Children of Benjamin Benton Hollingsworth (abt. 1785-1844) and Wife Joicy Jones

Orlando Newton Hollingsworth, son of Benjamin Hollingsworth and Joicy Jones, from his biography page, “Orlando Newton Hollingsworth,” at the Legislative Reference Library of Texas website 

Or, Subtitled: Distinguished Careers in Public Service, Law Firms and Oil Wells, with a Mysterious Disappearance After the Law Comes Knocking at the Door

As we saw in the previous posting, in his 1 May 1841 Benton County, Alabama, will,[1] Benjamin Hollingsworth states that he and wife Joicy Jones Hollingsworth had had the following children: Stephen, Wyly B. (whose name appears as Wiley in other documents), Asenath (Allen), Mary Ann (Kelly), Hannah Belzora, Benjamin, Benton, and Orlando. The will notes that Wiley had predeceased his father. 

Children of Mary Brooks (1745/1750 – aft. 15 May 1815) and Jacob Hollingsworth (1742 – 1822) — Benjamin Benton Hollingsworth (abt. 1785-1844) and Wife Joicy Jones

Letter of Benjamin Hollingsworth, Carnesville, Franklin County, Georgia, Governor David B. Mitchell, 7 December 1812, in Telamon Cuyler Collection, Series 1. Historical Manuscripts holdings at Hargrett Rare Book and Manuscript Library, University of Georgia Libraries, box 46, folder 11

Or, Subtitled: “Honoured Sir — If your Dignity will permit me to make a statement to you in regard to our frontier county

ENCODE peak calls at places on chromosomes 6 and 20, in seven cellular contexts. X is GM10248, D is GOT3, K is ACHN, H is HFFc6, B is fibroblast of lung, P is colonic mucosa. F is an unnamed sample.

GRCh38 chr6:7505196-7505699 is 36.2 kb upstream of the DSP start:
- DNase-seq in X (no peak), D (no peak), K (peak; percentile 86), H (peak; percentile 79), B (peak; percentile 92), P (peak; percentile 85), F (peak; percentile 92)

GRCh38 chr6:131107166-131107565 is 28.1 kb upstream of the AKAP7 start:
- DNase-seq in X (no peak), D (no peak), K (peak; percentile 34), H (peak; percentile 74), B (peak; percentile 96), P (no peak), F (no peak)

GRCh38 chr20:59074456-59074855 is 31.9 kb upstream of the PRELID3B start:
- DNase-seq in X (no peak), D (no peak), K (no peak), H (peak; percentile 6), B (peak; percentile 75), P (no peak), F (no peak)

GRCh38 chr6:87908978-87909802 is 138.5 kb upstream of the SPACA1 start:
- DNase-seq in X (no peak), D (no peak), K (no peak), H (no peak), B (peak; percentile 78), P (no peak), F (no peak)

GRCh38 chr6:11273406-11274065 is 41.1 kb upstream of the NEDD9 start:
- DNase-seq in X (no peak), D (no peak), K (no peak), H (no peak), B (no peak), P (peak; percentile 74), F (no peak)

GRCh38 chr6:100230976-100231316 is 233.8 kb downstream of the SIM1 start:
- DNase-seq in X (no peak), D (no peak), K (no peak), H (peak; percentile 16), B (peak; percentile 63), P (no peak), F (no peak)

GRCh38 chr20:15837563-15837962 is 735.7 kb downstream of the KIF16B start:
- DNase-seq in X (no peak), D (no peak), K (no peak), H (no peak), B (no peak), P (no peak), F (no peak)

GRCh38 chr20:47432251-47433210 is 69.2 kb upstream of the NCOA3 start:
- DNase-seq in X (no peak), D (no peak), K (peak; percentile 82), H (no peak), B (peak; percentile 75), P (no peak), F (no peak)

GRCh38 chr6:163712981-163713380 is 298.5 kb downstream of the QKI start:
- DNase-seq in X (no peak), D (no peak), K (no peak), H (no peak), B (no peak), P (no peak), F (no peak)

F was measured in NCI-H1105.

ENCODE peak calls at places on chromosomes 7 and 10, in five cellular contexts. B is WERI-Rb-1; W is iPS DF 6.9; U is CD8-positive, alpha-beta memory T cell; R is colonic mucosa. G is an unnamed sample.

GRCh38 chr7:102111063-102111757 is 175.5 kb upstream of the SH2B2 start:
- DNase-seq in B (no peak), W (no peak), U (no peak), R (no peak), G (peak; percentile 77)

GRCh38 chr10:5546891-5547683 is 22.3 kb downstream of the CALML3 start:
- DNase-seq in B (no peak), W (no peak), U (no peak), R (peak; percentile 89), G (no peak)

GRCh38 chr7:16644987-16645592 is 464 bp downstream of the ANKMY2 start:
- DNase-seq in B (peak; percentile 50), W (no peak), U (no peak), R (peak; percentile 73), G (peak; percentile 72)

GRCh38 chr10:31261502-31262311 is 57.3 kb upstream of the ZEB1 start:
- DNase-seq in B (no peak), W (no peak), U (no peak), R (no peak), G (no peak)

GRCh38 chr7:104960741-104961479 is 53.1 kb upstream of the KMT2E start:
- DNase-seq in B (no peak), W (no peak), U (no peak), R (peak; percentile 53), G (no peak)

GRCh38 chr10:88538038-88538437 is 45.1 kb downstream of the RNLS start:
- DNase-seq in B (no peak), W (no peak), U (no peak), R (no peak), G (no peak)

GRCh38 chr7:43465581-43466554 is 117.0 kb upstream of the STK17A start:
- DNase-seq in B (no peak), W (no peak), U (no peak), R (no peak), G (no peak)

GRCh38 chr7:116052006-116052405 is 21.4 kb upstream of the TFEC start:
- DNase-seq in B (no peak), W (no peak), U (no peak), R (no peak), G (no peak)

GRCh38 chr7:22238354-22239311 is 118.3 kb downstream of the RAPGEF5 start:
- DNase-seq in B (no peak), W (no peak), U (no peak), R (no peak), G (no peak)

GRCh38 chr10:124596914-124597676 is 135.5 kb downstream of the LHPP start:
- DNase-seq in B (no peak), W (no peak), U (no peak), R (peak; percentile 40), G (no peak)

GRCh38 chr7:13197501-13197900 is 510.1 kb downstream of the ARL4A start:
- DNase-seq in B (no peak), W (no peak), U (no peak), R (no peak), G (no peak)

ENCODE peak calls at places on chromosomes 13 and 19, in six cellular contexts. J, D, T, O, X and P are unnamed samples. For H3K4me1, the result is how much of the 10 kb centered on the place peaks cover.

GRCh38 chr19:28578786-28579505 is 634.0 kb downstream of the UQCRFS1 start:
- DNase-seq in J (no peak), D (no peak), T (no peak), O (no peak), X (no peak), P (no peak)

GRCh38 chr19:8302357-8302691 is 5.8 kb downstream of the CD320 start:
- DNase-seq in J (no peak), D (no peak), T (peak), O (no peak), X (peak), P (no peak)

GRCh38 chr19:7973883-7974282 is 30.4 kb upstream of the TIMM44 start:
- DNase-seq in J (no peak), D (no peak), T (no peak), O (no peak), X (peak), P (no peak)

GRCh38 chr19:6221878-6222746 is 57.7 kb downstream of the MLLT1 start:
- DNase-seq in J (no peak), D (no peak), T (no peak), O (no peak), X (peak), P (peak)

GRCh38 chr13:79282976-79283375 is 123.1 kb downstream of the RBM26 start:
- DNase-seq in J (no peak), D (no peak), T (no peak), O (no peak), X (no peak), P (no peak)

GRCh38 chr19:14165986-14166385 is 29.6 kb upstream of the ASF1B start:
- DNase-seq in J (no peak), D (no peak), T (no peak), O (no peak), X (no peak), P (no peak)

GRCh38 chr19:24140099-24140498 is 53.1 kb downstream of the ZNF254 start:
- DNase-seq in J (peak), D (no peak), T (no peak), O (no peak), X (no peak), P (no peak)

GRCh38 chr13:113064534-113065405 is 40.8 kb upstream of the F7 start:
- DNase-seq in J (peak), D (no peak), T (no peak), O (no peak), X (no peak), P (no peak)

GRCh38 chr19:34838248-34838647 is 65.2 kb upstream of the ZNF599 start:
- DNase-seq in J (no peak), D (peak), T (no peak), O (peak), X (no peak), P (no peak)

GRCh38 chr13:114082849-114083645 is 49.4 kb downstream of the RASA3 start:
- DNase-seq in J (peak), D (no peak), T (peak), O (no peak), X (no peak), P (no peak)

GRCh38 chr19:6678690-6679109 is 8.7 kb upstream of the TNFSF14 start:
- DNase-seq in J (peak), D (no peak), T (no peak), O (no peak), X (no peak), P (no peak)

In a previous posting, I summarized the salient facts about the life of J Benjamin Benton Hollingsworth, Jacob Hollingsworth and Mary Brooks’s last child — literally, the Benjamin of their declining years. As we see in the posting I’ve just linked, Benjamin was born after 1784 in Randolph County, North Carolina, and died 18 August 1844 in Benton County, Alabama.[1] We can conclude, more specifically, that Benjamin was likely born in or after 1785, since he does not appear with other males of his family on the tax list in Franklin County, Georgia in 1801, which indicates that he was not yet 16 or became 16 in 1801 after the tax list was compiled.[2] As Sadie Greening Sparks also notes, he does not appear as a drawer in the 1805 Georgia land lottery, and this means he was under 21 in 1805, therefore born after 1784.[3] Because Benjamin witnessed a deed of Joseph Dunnigan to Abner Dunnigan in Franklin County, Georgia, on 20 August 1803, a legal act that required him to be 18 years old at the time (though I’ve seen instances of minors witnessing deeds, too), I suspect he was born in 1785: see below for more about this deed.

The Children of Dennis Lindsey (1793 – 1855/1860): Robert D. Lindsey (1829 – 1892)

Lindsey, Robert D. Tombstone, Hovater Cem., Franklin Co., Alabama
Tombstone of Robert D. Lindsey, Hovater cemetery, Franklin County, Alabama; photo is by Find a Grave user Old Bwana at the Find a Grave memorial page for Robert D. Lindsey, created by Mollie Ann Lindsey Studenroth

Or, Subtitled: “Farewell My Wife and Children All, From You a Father Christ Doth Call”

Robert D. Lindsey, son of Dennis Lindsey (1793-1855/1860) and Anna Woodruff, was born 3 June 1829, according to his tombstone in Hovater cemetery, Franklin County, Alabama.[1] The tombstone also states that Robert died 6 September 1892. All federal censuses from 1850 through 1880 state that Robert was born in Alabama.[2] Since we know that Robert’s father Dennis Lindsey sold land that appears to have been his homeplace in Spartanburg County, South Carolina, in February 1827, and then disappeared from Spartanburg County records, showing up in a record indicating that he patented land with William Moore in Franklin County, Alabama, in May 1828, it seems likely that Robert was born in Franklin County, Alabama. Continue reading “The Children of Dennis Lindsey (1793 – 1855/1860): Robert D. Lindsey (1829 – 1892)”